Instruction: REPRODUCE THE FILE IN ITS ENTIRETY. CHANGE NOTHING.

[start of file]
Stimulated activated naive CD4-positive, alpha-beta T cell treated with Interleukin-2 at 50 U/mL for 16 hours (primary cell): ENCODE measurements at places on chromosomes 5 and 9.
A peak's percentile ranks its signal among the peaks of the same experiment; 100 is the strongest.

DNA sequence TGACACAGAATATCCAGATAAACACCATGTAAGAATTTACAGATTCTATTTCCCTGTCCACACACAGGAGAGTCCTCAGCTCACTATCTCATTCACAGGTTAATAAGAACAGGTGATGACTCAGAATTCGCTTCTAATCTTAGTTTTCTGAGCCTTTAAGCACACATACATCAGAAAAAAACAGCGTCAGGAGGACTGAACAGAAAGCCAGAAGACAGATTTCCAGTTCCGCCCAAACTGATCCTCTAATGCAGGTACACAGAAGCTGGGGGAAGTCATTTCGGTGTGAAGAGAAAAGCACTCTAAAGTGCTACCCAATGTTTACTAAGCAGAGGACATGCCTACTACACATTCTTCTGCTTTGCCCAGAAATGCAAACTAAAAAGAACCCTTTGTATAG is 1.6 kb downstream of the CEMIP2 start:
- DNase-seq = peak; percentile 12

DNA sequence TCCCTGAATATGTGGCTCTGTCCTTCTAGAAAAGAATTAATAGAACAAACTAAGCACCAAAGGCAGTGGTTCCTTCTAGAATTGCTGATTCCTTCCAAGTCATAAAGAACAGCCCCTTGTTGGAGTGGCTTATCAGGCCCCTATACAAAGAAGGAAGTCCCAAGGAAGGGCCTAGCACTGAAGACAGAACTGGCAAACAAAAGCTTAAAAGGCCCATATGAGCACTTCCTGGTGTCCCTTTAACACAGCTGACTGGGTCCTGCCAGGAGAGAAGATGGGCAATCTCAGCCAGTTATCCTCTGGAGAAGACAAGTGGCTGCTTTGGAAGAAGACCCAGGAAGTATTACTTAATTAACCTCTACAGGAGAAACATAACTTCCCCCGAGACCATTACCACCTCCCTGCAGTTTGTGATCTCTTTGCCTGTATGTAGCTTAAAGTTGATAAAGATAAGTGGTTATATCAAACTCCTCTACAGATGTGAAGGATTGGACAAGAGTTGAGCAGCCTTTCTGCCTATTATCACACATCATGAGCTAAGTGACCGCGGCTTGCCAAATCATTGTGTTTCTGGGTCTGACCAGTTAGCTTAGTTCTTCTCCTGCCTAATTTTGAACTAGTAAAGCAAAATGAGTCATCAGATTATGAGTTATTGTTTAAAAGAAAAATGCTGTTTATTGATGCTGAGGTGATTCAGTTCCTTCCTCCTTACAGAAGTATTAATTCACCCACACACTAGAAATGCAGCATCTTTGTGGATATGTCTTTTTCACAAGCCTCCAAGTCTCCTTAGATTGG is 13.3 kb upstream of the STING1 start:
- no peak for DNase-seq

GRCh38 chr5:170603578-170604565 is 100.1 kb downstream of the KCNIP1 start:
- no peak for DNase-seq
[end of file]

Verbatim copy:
Stimulated activated naive CD4-positive, alpha-beta T cell treated with Interleukin-2 at 50 U/mL for 16 hours (primary cell): ENCODE measurements at places on chromosomes 5 and 9.
A peak's percentile ranks its signal among the peaks of the same experiment; 100 is the strongest.

DNA sequence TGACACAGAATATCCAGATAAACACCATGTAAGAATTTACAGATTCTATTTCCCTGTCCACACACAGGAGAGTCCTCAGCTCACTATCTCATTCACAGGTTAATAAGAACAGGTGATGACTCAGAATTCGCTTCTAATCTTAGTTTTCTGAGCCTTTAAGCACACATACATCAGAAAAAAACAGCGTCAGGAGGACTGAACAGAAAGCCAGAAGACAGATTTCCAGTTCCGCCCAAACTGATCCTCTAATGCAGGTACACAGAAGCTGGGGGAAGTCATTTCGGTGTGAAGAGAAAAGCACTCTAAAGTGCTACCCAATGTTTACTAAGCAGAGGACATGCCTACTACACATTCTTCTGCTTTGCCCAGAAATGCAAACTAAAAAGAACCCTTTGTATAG is 1.6 kb downstream of the CEMIP2 start:
- DNase-seq = peak; percentile 12

DNA sequence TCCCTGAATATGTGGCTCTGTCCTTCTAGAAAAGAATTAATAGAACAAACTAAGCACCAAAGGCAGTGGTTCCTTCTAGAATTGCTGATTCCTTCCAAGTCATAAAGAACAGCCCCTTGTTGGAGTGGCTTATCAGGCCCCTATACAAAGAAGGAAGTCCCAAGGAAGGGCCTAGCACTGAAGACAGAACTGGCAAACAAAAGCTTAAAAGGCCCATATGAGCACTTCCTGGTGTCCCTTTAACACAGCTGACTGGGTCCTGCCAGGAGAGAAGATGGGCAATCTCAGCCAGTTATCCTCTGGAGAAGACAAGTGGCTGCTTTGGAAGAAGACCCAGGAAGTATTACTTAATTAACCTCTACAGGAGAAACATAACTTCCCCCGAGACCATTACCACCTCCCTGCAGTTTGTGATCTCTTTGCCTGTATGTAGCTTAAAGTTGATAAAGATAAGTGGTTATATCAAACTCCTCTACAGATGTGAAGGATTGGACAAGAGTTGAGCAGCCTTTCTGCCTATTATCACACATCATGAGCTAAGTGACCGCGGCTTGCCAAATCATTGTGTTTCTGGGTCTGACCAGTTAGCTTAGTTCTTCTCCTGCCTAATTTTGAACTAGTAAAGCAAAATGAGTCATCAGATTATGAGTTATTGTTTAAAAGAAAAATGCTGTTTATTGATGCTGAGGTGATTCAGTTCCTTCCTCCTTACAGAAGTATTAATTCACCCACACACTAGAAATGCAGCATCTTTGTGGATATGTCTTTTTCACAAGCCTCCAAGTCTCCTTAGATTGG is 13.3 kb upstream of the STING1 start:
- no peak for DNase-seq

GRCh38 chr5:170603578-170604565 is 100.1 kb downstream of the KCNIP1 start:
- no peak for DNase-seq